George's new company has a different “corporate mindset” - the one of nurturing and utilising creativity rather than controlling and exploiting it. Two years on, George is happy in this company in the role where he is free to innovate. He is also able to share his knowledge and skills by mentoring and training people – not only those who he is managing, but also colleagues from other departments, thus increasing the resilience of the whole company. George is working hard – probably, twice as hard as in his previous company, but he loves it. Yes, the remuneration is good but, more importantly for George, his personal energies and capabilities are well-aligned with his job, he feels listened to, valued and committed to his employer - a win-win situation.
As George's story demonstrates, not all cases of “harnessed” creativity in the workplace lead to increased employee performance and satisfaction because not all HR strategies, policies and practices are born equal.
HR professionals may remember a mathematical notation used by Boxall and Purcell (2008) to illustrate the impact of HR on individual performance:
Where “P” stands for performance, “A” for ability, “M” for motivation and “O” for opportunity.
In other words, individual performance is seen as a function of the person’s ability, their motivation and an opportunity to do a good job. This formula also highlights the fact that while there is a definite dependency between “A”, “M”, “O” and performance, the precise relationships among ability, motivation and opportunity are unknown. This uncertainty creates a real ‘minefield’ for organisations.
In addition, HR is not solely concerned with managing separate individuals. At a collective level, it does include building a functioning workplace society where individuals know, can and are willing to do what is valuable for an organisation, and where relationships and networks among individuals and groups can create value and strategic advantage for this organisation. I deliberately wrote the word “willing” in bold because it does not matter what and how much we know and can do – our performance will suffer if we are not willing to do what we know is valuable for our organisation. Furthermore, no amount of money and other job perks will keep us for long in a job which we are able but not willing to do because our personal energies and capabilities are not aligned with the needs of that job. Unfortunately, the importance (or even the existence) of such an alignment is not acknowledged in the aforementioned notation. It is also missing from many HR strategies and practices.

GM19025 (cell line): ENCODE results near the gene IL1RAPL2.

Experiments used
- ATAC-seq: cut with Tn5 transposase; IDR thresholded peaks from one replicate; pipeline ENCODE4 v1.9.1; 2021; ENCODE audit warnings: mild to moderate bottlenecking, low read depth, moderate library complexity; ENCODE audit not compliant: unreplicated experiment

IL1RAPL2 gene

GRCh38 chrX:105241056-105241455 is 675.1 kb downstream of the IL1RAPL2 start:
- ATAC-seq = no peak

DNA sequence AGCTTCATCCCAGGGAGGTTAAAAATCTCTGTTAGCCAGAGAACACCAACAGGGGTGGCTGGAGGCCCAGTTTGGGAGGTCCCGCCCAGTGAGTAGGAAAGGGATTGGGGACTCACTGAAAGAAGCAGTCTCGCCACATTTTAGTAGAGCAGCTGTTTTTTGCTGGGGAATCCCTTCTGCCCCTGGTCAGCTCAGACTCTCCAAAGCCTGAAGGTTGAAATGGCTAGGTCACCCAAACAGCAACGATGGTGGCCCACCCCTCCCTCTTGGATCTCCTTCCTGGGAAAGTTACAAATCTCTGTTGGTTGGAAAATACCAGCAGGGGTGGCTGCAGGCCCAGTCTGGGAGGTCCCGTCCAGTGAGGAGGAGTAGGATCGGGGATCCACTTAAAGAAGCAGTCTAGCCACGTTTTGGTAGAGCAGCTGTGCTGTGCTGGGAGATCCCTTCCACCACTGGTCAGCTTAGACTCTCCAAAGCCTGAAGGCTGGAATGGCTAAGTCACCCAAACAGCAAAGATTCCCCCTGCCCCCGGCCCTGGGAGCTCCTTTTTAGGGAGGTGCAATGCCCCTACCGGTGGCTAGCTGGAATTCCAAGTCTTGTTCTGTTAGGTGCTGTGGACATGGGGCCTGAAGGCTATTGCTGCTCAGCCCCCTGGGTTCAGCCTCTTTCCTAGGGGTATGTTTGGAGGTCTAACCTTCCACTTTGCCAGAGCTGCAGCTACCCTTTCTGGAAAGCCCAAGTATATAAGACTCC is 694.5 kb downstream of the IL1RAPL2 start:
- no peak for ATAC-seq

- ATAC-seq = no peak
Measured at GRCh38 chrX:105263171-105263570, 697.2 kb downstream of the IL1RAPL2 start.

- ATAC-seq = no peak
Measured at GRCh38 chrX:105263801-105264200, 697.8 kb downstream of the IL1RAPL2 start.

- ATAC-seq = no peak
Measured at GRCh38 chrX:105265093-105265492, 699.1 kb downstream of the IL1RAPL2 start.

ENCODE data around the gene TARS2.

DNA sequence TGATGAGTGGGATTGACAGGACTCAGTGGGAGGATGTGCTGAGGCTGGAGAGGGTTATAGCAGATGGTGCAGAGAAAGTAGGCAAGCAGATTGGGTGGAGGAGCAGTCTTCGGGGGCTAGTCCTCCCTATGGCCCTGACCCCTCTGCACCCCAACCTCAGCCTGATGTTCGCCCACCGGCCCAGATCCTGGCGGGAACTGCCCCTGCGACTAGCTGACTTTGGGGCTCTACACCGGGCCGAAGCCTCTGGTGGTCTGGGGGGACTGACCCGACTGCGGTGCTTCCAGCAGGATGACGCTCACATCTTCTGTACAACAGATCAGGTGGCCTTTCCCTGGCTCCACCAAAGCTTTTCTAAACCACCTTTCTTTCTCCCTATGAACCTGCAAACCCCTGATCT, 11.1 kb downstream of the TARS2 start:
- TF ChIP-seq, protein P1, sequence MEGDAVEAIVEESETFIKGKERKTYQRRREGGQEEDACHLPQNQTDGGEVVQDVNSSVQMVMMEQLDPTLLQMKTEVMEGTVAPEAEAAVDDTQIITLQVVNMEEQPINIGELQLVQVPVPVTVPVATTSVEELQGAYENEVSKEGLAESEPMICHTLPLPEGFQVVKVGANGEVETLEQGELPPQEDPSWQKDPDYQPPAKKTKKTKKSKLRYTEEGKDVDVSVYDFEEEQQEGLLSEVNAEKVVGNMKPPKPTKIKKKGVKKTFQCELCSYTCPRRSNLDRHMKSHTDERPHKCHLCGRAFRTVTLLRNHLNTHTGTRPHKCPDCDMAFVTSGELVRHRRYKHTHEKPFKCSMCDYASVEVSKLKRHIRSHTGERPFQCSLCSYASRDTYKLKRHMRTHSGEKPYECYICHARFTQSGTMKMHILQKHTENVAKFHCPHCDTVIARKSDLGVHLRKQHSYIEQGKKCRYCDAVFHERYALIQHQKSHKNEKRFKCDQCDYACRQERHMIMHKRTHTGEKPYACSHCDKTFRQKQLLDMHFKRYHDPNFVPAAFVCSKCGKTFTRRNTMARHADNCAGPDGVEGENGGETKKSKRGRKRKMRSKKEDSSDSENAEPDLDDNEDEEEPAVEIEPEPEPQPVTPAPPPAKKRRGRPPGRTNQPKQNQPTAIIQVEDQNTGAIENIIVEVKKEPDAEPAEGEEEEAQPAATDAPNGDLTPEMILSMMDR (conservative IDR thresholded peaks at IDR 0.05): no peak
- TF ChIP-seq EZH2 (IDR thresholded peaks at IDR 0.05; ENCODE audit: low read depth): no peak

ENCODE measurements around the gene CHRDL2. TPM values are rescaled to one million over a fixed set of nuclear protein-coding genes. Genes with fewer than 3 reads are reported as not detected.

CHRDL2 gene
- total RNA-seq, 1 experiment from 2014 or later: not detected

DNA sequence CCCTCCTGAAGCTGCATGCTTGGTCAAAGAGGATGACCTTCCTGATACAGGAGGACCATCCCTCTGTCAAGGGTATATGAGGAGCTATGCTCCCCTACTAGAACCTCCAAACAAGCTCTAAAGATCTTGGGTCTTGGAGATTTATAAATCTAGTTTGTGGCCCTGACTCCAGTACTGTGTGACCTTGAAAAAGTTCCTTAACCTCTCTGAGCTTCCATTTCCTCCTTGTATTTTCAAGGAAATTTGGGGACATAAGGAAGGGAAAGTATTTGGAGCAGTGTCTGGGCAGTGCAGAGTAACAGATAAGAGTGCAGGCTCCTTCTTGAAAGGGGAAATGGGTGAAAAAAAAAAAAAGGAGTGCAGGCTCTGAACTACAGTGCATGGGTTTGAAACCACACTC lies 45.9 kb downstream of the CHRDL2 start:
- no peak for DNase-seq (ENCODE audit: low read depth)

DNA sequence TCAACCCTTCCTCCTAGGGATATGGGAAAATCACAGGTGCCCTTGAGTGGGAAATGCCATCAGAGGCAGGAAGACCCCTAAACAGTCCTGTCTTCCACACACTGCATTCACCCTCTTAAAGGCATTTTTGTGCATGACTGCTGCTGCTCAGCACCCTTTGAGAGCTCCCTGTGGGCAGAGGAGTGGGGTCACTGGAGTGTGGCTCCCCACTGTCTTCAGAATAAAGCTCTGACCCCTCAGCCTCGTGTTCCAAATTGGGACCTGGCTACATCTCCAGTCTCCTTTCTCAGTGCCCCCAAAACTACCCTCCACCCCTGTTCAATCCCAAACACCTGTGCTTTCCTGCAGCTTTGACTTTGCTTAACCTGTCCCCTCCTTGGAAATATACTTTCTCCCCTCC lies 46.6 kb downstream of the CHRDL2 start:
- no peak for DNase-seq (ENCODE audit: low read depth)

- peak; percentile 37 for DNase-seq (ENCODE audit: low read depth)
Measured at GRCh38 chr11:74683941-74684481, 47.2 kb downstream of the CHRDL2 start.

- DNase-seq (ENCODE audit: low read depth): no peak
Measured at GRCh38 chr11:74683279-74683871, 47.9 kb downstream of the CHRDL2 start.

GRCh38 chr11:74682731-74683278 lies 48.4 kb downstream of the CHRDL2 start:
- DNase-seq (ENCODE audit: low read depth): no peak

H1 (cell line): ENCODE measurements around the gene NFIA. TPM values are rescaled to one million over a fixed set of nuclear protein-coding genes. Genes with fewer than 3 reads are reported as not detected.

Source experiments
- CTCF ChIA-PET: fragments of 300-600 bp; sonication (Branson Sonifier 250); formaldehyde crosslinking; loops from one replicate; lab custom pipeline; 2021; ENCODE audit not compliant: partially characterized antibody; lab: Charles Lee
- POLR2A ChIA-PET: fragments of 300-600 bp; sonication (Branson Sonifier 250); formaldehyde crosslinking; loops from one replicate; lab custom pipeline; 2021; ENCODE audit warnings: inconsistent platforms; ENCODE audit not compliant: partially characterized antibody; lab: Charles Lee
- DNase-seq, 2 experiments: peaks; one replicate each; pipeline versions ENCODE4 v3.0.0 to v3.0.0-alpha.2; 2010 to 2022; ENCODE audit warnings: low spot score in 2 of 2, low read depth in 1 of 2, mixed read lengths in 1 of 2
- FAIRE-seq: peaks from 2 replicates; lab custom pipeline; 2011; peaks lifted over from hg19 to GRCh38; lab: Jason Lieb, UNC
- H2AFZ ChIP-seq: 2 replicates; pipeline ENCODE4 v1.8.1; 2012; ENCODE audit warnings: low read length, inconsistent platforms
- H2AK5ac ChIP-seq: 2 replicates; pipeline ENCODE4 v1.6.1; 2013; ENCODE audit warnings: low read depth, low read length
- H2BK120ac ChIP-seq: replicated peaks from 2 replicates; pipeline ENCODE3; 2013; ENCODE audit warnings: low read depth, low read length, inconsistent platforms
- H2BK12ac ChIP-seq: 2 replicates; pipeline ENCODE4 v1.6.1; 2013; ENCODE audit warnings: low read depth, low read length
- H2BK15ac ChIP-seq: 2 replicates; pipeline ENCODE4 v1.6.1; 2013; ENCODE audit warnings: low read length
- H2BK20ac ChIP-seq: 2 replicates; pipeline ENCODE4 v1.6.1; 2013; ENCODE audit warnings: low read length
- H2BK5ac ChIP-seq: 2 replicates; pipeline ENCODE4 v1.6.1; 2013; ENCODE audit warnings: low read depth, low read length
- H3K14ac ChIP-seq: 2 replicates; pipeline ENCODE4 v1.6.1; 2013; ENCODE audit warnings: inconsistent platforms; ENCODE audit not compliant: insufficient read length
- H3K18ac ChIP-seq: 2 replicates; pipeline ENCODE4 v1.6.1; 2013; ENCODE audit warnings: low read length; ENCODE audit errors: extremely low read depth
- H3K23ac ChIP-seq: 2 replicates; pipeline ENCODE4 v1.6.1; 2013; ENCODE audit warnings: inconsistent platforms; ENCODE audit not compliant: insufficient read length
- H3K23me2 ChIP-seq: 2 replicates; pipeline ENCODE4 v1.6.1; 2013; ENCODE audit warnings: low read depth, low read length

Yet getting this alignment right can make the difference between recruiting and retaining the most valuable people for your organisation, and losing them, as it happened in the case of my client George.
Traditionally, recruitment and talent management decisions rely heavily on things like qualification, expertise, experience and personality, while the impact of people in organisations and the ways they prefer to make it was not considered until The GC Index®, a digital Organimetric (organisation metric), became available.